David Seaman | The Echo
Jeff Frankenstein has been a part of many performances since he joined Newsboys. Just how many?
"We do about 180 shows a year, and averaging that for the past five or six years...yeah, we've probably done close to 3,000 shows. 3,000 shows since I've been in the band!" laughed Frankenstein, who has been the Christian rock group's main keyboardist and bassist since he joined in 1994.
Frankenstein added to that number when the band played in Kokomo Oct. 18 as part of their "Restart" tour. The Grammy-nominated and multi-platinum band recently released their sixteenth album, "Restart," and will be played with newer acts Rapture Ruckus, Moriah Peters and For King & Country.
The Echo was privileged to have an exclusive interview with Frankenstein, where he discussed their newest album, the effect Michael Tait has as the band's newest vocalist and their small role in the upcoming film "God's Not Dead". Frankenstein also wasn't shy in expressing the role he thinks Christian music has in today's society.
Echo: Has the band played in Indiana before?
Jeff: "Many, many times. Indiana has been very good to us, for sure."
Echo: Where in Indiana has the band played?
Jeff: "We've played in Kokomo a few times for the last few years. Fort Wayne to Evansville...pretty much everywhere in Indiana. Yeah, it's been a lot."
Echo: When did you join the Newsboys?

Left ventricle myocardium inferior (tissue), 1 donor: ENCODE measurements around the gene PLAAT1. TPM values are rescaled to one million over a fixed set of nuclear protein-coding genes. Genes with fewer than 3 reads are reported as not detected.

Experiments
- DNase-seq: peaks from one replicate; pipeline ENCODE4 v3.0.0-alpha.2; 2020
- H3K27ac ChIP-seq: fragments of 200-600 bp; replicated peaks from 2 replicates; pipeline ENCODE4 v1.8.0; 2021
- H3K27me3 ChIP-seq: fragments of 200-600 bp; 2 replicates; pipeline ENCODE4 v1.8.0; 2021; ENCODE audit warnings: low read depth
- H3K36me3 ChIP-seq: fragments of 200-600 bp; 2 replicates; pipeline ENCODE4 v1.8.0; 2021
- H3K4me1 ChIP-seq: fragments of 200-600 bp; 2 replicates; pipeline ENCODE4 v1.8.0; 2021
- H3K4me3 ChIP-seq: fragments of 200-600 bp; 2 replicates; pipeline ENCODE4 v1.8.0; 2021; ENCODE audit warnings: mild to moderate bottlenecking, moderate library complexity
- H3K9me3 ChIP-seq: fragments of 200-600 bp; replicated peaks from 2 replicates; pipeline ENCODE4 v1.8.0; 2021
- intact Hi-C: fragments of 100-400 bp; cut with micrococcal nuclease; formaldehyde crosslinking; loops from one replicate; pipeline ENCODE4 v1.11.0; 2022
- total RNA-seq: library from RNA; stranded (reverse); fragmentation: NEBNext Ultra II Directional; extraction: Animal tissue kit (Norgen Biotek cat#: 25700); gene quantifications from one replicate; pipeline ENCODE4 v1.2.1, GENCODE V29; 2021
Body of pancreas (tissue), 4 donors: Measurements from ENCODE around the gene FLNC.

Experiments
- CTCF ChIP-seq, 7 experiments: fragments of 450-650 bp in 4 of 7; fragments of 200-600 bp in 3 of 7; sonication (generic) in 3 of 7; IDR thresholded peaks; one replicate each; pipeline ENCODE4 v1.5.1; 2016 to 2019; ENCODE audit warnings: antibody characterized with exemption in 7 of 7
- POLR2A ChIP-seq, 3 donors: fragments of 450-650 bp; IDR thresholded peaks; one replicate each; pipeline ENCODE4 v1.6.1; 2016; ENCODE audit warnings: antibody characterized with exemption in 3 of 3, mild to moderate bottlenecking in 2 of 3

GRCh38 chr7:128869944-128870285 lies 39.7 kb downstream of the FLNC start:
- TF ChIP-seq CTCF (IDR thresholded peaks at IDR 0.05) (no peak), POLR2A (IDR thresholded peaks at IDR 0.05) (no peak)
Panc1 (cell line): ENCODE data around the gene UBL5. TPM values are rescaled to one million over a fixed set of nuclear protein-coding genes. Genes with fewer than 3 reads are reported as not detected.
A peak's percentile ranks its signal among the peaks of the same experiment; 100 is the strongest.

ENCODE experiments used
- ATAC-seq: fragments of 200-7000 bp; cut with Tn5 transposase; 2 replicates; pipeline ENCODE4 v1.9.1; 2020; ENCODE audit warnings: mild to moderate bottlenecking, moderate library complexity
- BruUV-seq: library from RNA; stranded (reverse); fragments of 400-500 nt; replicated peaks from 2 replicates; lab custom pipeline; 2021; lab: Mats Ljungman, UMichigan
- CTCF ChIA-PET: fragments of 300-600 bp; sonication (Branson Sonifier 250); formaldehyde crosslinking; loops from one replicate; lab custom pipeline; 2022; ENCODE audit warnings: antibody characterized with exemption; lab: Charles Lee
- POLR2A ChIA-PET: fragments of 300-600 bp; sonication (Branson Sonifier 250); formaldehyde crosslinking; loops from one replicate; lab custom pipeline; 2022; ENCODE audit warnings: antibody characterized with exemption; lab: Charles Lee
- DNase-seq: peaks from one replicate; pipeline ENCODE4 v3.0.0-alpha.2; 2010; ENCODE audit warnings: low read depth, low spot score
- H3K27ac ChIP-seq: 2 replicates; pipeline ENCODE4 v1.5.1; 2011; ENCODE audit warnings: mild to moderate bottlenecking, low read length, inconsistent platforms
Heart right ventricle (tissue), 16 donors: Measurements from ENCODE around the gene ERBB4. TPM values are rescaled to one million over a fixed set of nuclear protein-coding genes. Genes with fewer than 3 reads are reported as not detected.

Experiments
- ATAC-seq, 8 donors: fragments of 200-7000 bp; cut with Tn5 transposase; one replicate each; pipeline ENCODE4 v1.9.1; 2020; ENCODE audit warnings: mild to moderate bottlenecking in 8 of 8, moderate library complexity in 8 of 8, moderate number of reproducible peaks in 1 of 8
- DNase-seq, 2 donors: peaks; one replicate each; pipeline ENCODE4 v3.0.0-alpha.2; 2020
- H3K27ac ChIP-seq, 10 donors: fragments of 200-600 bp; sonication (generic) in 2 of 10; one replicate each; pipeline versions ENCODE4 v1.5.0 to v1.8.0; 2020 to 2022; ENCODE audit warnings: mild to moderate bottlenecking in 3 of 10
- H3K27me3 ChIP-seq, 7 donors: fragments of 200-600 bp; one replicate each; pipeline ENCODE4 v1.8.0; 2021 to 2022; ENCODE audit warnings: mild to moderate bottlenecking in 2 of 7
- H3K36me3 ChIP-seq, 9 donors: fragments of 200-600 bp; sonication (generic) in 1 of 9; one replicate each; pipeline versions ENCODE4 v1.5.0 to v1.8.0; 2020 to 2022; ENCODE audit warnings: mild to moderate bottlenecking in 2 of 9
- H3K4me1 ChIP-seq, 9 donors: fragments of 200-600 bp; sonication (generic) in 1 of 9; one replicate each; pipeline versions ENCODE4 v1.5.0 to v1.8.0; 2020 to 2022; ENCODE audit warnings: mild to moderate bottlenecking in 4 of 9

Jeff: "January of '94."
Echo: Newsboys has had quite the lineup over the years (none of the founding members are still around, and there have been twelve past members since the band started in 1985). Now you have Michael Tait (previously from dc Talk) as lead vocalist.
Jeff: "Yeah, it's been awesome. (Tait's involvement) really reenergized us and started a new era for the band. That's been going for almost five years now; it's hard to believe it's gone by that quickly. If I have to say what's been some of the most enjoyable times I've ever had in the band it's definitely been the last four or five years.
Echo: You just released your new album "Restart." What are your thoughts on the album?
Jeff: "The record was a two-year process . . . we really wanted to make a pop album. "God's Not Dead" (the band's last album) was more of a worship album. With this one we really wanted to make something that would stand up from a production standpoint to anything that's out there (in the music scene). That's definitely easier said than done . . . it was a process that had 50 or 60 songs on the table. A long process of sifting through songs and verses, all that sort of thing.
"We're happy with the way it came out. I think that the analogy I like to make is what you have in youth group, you always had the pastor who would hand out a flyer that said, 'If you love this pop artist, you'll love this Christian artist.' Even as a kid back then you were like, 'Oh yeah, I'm sure I'll like this,' but you just knew the production wasn't going to be as good. You would still maybe like it but you knew the mainstream artists always had an edge when it came to that stuff. I think from our perspective we wanted to make something from a production standpoint that was great quality.
"I think when you have that and you also have the message, which is such a great message of hope, I think it's something that really resonates with this current situation in our world where our society and culture, has . . . really gone on down the toilet. I think people are getting increasingly desperate with the lack of hope in their eyes.